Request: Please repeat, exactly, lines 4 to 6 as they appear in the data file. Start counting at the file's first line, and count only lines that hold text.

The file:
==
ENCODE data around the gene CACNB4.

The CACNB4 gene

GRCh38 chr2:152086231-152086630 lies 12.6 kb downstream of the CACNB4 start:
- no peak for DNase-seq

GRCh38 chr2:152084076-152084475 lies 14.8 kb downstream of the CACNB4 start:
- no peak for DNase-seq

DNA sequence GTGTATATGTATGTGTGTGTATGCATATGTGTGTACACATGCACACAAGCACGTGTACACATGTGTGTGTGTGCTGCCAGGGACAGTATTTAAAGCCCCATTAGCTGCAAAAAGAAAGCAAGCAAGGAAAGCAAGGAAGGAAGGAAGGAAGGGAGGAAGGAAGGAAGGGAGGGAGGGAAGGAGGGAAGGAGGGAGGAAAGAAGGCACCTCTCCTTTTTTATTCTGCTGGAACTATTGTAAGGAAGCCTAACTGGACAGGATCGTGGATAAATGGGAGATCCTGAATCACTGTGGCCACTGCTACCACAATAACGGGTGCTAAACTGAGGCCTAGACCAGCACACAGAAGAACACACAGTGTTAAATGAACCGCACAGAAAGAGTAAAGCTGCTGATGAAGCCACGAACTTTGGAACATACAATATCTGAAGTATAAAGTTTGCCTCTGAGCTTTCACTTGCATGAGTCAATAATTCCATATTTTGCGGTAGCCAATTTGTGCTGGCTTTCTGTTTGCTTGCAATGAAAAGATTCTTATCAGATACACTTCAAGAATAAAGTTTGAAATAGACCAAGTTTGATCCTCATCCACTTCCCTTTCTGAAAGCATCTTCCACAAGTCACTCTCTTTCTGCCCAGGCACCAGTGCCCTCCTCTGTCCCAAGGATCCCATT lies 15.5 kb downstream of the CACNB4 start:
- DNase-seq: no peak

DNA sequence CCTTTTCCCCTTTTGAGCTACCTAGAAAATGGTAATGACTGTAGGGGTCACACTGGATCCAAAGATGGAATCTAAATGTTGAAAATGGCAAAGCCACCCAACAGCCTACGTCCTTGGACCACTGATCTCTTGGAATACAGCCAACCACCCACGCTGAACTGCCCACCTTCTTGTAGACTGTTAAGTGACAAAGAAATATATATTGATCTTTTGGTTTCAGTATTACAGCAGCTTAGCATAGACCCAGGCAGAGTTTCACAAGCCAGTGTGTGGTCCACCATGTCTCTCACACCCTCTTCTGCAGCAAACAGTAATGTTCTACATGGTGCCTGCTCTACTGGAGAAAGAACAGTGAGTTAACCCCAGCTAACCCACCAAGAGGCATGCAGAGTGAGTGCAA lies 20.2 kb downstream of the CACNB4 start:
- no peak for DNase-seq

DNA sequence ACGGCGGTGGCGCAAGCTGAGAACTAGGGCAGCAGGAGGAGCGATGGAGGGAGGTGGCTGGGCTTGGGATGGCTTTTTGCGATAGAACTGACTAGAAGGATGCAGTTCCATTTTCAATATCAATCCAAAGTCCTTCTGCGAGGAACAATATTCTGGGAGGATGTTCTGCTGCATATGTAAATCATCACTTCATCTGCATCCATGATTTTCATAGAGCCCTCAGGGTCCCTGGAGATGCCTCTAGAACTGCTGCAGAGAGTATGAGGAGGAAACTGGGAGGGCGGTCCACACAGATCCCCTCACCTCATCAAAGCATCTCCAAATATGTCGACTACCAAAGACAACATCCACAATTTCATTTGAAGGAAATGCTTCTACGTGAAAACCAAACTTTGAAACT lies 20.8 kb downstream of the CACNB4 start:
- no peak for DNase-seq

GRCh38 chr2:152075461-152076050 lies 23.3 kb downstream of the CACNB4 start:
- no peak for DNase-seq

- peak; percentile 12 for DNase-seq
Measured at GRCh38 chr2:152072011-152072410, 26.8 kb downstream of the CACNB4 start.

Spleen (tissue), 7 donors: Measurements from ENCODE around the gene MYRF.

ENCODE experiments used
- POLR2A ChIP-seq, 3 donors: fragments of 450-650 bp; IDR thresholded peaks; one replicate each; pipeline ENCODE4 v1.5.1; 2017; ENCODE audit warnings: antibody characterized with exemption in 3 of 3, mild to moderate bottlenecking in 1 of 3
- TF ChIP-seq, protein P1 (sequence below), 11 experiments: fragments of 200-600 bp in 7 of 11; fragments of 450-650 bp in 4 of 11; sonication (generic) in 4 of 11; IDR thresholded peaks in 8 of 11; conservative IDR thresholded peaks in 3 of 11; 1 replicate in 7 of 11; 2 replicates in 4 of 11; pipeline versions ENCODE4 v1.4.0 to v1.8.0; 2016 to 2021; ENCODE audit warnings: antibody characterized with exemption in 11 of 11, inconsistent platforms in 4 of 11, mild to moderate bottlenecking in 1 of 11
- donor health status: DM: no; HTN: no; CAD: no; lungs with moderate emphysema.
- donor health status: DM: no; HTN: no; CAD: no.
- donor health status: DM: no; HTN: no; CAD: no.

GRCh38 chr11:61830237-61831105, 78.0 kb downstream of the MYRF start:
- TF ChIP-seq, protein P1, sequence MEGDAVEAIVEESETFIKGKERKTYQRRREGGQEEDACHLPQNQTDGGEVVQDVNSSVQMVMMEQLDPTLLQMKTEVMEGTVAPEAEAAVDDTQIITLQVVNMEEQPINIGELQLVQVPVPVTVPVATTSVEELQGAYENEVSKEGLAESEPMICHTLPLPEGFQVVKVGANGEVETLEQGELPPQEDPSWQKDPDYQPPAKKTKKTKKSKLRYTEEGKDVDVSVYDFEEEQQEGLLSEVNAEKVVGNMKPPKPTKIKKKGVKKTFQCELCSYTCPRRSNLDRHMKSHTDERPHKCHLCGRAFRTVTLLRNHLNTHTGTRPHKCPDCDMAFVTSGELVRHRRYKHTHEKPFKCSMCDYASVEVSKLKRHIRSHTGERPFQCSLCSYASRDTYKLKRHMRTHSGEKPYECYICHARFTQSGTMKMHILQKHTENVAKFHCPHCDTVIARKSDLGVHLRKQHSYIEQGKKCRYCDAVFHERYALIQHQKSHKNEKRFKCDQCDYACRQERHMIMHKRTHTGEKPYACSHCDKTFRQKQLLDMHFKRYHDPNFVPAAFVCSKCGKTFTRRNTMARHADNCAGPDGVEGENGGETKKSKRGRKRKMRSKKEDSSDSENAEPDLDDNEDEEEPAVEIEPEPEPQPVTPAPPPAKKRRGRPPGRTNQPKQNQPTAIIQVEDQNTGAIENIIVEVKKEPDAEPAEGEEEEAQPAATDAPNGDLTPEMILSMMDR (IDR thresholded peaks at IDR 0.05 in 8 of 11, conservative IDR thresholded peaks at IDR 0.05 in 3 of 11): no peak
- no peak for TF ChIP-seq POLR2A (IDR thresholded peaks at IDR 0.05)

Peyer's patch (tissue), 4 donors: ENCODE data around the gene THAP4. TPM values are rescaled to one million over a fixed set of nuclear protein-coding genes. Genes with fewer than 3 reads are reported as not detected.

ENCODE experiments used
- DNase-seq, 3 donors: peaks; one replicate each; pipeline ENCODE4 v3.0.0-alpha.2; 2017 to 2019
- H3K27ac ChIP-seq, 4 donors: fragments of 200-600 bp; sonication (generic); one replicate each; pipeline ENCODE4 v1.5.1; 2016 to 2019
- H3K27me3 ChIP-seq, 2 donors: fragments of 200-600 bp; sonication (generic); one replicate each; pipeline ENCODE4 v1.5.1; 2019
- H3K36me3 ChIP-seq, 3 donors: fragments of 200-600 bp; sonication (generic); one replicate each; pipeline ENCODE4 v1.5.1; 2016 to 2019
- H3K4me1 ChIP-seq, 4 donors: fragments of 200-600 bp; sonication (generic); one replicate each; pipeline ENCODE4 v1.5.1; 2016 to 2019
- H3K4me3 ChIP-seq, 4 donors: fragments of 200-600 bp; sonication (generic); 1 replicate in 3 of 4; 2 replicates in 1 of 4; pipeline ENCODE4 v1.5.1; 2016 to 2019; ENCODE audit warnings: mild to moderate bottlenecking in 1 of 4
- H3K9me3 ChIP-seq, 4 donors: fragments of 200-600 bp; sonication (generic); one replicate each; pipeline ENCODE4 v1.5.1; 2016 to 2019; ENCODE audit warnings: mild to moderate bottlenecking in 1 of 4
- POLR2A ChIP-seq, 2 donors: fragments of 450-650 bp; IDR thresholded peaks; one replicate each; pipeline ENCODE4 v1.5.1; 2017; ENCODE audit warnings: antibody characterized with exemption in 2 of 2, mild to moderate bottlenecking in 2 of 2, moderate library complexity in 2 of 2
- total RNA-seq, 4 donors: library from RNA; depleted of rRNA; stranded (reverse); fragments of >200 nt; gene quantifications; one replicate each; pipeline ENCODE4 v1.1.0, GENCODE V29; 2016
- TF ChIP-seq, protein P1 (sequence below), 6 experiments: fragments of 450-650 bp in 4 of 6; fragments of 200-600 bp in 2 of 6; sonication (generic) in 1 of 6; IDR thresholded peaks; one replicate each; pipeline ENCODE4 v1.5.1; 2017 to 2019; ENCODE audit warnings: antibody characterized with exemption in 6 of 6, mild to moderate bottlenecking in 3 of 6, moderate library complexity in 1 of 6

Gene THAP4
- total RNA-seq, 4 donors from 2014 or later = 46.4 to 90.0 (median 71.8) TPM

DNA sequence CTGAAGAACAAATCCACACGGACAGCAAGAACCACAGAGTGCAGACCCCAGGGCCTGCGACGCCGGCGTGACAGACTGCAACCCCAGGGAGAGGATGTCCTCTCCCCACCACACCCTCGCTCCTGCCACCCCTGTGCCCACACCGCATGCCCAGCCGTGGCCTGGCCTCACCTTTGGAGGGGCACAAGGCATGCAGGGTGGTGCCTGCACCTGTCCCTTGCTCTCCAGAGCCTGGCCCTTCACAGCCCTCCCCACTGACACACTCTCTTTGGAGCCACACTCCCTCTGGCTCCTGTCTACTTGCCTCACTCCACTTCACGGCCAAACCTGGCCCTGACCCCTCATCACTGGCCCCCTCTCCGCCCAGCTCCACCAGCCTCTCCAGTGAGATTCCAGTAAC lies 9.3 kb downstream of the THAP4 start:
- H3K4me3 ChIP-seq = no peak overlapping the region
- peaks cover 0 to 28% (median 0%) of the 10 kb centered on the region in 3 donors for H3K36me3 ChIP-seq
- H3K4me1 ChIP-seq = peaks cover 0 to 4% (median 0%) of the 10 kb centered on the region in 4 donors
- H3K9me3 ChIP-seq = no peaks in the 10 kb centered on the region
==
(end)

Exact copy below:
- no peak for DNase-seq

GRCh38 chr2:152084076-152084475 lies 14.8 kb downstream of the CACNB4 start:
- no peak for DNase-seq